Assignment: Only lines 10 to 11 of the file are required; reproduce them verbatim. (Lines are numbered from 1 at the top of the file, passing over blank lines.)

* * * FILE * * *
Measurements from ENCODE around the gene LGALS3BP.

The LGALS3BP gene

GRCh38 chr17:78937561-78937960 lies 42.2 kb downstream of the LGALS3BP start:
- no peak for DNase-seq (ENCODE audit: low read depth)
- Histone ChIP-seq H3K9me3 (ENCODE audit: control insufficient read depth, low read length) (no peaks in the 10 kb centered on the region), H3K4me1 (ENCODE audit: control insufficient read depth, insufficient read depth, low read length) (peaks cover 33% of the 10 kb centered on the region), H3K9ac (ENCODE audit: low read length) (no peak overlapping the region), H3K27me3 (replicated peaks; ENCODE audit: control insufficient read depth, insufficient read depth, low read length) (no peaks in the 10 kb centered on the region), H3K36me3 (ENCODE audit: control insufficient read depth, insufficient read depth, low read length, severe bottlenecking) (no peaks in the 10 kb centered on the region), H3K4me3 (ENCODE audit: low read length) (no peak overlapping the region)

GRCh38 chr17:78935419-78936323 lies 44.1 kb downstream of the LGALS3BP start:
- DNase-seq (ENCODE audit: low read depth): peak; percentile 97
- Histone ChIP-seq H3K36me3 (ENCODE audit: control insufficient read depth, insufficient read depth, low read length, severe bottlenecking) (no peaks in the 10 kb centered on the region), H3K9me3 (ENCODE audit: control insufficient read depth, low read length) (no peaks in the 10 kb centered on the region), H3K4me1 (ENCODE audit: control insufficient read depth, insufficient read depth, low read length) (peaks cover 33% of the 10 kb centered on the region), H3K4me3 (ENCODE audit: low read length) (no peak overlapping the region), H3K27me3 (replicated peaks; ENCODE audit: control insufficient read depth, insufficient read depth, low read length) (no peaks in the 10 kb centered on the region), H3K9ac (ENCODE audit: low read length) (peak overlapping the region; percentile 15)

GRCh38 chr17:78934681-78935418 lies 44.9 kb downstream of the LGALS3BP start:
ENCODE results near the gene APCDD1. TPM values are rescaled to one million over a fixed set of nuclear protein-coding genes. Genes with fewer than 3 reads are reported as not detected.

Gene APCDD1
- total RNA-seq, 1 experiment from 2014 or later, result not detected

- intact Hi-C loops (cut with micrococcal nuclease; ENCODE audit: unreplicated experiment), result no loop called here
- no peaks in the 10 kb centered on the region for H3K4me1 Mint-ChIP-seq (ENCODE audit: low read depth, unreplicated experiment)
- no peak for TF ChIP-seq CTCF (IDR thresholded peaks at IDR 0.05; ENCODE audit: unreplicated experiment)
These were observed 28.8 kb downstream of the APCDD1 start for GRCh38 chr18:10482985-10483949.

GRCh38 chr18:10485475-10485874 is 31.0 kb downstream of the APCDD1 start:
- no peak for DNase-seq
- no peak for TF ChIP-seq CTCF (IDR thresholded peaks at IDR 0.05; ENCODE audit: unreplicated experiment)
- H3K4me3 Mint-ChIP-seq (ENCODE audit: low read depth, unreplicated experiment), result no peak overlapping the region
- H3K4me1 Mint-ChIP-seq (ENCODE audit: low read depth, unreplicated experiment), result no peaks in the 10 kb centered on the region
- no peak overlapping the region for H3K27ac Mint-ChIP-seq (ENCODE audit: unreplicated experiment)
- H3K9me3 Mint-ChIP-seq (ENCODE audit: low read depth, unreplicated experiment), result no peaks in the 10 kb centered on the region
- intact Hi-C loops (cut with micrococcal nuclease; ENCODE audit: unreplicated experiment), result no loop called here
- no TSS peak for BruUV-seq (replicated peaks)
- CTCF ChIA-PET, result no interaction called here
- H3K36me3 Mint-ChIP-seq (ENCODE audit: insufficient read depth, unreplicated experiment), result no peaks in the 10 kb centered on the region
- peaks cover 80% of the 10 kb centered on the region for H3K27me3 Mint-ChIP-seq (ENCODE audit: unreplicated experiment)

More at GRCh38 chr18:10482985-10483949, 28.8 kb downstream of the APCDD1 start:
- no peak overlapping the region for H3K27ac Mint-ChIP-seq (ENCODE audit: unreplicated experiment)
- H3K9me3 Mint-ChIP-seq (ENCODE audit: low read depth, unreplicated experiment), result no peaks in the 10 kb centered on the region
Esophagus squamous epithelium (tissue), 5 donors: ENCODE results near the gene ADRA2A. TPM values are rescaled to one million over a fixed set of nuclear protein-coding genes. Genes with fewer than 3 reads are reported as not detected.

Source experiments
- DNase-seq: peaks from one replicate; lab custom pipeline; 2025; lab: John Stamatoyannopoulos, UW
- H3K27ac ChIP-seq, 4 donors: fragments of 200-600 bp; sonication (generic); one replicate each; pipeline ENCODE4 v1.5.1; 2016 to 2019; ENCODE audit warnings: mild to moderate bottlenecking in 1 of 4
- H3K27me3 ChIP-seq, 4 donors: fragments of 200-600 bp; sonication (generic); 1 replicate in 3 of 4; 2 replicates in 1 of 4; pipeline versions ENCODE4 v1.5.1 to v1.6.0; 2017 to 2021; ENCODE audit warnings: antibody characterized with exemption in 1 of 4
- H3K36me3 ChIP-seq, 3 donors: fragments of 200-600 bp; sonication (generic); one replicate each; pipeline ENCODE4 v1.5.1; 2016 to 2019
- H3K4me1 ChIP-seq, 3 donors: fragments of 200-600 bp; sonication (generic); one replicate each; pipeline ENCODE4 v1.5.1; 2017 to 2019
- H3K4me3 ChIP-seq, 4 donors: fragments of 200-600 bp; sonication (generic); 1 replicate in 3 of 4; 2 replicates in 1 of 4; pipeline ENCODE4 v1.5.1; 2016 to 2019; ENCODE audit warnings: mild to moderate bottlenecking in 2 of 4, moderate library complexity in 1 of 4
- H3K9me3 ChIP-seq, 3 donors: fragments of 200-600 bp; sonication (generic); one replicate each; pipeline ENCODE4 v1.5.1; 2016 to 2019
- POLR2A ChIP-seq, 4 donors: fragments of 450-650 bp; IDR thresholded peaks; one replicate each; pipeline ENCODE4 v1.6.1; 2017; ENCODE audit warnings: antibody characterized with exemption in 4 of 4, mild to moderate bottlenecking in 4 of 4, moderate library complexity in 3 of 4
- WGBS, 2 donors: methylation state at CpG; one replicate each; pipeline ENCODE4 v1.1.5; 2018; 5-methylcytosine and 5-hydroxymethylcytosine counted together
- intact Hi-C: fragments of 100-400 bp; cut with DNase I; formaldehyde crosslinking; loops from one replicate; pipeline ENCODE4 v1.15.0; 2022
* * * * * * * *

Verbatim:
ENCODE results near the gene APCDD1. TPM values are rescaled to one million over a fixed set of nuclear protein-coding genes. Genes with fewer than 3 reads are reported as not detected.

Gene APCDD1